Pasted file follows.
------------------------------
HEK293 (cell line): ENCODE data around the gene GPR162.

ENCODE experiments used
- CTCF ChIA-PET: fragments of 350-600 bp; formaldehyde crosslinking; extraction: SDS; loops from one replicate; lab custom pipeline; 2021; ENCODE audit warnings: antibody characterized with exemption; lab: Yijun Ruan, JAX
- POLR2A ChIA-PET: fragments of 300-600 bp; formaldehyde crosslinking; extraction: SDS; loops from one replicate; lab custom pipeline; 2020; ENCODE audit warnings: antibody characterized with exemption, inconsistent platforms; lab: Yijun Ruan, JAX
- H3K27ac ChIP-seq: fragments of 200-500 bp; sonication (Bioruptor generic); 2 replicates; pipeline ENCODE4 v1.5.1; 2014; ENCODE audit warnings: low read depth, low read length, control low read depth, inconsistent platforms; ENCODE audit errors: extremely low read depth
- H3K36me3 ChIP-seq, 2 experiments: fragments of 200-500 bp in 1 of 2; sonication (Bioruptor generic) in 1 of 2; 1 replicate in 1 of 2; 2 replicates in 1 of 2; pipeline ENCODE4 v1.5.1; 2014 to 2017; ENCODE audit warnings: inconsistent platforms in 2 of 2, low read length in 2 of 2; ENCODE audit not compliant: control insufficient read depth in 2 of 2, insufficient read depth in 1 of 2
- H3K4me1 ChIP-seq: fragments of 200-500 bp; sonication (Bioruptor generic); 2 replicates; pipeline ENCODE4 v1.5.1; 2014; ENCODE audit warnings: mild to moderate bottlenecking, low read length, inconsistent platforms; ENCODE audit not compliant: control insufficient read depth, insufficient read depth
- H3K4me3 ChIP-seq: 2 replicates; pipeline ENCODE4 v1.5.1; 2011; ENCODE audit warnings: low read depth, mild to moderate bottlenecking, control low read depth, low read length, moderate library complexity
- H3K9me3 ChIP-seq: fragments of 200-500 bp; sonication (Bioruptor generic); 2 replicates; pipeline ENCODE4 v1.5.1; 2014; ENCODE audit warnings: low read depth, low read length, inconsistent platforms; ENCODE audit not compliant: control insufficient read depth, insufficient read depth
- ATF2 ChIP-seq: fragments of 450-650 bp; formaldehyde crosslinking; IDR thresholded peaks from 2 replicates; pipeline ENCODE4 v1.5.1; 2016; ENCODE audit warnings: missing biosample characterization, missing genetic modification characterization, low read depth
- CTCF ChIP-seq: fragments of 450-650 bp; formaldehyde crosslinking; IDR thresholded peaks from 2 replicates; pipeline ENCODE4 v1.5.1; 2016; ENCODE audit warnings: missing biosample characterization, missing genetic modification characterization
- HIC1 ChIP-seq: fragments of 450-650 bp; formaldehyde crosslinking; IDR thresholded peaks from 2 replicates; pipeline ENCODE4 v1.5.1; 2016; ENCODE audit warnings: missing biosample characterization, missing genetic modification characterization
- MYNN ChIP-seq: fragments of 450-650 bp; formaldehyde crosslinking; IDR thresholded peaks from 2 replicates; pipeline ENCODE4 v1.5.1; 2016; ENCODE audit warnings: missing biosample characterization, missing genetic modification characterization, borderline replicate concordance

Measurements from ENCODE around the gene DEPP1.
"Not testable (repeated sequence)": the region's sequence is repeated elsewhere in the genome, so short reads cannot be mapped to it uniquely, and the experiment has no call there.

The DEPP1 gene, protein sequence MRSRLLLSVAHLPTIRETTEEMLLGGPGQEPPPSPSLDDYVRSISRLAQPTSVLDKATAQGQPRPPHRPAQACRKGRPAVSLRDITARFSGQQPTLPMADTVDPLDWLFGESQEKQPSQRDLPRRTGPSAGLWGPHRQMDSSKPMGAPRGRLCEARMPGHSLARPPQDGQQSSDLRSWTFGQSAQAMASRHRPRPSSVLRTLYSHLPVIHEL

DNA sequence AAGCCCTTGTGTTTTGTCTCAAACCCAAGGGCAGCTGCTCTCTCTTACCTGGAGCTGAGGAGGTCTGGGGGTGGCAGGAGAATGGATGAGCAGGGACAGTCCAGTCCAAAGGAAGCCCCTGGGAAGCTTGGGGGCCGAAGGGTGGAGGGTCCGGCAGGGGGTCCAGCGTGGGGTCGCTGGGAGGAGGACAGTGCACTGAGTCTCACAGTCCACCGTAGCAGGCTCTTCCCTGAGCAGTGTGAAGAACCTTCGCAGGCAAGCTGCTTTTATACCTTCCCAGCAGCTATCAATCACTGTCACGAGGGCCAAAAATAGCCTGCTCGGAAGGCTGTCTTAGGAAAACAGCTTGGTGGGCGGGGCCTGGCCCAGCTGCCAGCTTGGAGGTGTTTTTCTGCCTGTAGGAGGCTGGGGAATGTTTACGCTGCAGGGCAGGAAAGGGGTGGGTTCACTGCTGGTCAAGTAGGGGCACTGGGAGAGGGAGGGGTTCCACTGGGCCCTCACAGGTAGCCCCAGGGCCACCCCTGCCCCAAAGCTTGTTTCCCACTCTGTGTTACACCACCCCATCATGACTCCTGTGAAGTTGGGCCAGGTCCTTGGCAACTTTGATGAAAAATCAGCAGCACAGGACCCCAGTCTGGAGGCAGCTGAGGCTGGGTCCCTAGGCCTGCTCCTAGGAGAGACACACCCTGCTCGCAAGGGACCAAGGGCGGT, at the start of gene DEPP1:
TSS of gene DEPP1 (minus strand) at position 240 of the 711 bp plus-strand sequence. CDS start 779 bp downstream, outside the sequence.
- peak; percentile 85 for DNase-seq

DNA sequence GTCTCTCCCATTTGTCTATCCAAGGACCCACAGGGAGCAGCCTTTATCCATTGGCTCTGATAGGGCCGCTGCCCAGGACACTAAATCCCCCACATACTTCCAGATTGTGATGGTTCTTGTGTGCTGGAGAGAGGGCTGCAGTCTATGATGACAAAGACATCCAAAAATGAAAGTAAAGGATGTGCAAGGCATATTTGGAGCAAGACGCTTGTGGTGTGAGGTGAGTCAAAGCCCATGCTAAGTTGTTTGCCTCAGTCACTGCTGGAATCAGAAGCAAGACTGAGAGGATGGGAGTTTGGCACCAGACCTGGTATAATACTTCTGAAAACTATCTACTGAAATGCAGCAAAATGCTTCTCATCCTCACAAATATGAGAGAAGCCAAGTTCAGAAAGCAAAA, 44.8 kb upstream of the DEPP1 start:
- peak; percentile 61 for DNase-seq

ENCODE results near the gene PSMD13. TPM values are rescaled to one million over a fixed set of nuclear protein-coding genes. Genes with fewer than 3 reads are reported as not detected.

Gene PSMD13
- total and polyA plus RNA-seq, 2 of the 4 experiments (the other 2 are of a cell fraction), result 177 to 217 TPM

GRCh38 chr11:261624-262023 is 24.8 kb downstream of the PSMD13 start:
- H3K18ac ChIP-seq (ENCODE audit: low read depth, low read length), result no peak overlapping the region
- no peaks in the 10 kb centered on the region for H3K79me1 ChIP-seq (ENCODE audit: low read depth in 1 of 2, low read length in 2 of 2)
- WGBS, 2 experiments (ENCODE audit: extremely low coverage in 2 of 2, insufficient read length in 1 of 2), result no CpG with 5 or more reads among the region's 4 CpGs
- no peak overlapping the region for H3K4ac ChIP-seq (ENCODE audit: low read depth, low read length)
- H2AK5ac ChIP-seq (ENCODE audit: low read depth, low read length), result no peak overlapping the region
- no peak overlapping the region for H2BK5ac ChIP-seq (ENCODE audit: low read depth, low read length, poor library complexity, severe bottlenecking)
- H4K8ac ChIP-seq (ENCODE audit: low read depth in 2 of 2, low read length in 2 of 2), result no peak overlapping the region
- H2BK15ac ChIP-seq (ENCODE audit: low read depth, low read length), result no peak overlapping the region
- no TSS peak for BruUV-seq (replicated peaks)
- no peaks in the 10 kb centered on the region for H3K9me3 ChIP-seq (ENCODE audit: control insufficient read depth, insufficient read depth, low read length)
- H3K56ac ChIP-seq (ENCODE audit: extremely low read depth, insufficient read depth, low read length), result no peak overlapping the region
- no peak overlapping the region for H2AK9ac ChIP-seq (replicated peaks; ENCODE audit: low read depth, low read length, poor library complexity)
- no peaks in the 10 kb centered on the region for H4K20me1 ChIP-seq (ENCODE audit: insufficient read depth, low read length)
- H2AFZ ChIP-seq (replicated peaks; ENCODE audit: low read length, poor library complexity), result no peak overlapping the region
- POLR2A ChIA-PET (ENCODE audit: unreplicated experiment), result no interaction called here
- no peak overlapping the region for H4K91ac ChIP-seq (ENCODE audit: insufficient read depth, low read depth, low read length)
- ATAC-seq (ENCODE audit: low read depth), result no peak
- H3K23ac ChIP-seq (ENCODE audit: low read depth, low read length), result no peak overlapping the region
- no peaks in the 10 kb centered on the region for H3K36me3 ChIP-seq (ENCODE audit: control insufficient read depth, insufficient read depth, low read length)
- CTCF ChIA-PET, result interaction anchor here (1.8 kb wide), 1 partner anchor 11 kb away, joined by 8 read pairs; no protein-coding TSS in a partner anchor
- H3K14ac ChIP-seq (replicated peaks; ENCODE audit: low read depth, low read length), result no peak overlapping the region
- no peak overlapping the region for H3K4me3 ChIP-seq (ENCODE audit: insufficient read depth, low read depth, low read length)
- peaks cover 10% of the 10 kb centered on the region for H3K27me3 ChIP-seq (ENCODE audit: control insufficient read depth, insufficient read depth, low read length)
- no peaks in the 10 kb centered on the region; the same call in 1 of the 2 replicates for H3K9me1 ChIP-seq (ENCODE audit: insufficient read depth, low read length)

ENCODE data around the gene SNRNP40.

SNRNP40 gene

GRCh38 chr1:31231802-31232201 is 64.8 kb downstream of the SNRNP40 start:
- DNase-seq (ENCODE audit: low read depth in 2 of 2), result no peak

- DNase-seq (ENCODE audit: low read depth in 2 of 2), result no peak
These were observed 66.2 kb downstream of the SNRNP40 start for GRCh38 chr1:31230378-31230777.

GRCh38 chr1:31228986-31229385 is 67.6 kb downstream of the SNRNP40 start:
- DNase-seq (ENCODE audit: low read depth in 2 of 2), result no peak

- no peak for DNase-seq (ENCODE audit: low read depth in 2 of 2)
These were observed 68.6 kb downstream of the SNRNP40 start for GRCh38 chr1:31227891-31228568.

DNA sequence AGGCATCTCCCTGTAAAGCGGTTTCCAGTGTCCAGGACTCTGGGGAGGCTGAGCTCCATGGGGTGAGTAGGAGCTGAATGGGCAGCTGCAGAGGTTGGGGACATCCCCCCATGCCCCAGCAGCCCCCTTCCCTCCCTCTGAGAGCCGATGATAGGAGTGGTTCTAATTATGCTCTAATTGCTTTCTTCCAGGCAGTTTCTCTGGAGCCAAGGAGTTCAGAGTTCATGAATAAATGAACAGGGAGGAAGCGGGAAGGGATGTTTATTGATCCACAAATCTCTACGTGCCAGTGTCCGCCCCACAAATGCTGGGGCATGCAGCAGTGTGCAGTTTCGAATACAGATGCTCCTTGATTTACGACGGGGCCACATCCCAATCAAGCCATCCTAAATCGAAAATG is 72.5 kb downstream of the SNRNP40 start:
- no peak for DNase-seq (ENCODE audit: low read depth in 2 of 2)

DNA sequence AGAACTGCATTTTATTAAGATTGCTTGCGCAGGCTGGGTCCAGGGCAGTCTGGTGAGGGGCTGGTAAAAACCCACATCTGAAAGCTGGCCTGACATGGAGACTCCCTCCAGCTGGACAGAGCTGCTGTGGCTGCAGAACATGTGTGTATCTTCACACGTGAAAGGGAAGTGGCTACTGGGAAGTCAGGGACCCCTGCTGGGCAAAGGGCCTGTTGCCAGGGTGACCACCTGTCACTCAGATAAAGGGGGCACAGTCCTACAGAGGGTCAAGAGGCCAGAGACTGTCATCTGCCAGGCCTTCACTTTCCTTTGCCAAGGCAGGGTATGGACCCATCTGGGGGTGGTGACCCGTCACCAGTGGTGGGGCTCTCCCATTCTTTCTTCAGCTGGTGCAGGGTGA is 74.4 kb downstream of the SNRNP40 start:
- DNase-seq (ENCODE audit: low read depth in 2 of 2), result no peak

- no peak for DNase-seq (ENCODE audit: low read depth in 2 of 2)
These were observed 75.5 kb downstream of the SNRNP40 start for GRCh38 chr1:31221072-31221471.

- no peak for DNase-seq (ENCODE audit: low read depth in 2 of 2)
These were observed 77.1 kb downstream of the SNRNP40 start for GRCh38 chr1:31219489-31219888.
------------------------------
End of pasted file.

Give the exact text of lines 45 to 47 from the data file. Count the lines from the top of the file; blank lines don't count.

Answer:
- CTCF ChIA-PET, result interaction anchor here (1.8 kb wide), 1 partner anchor 11 kb away, joined by 8 read pairs; no protein-coding TSS in a partner anchor
- H3K14ac ChIP-seq (replicated peaks; ENCODE audit: low read depth, low read length), result no peak overlapping the region
- no peak overlapping the region for H3K4me3 ChIP-seq (ENCODE audit: insufficient read depth, low read depth, low read length)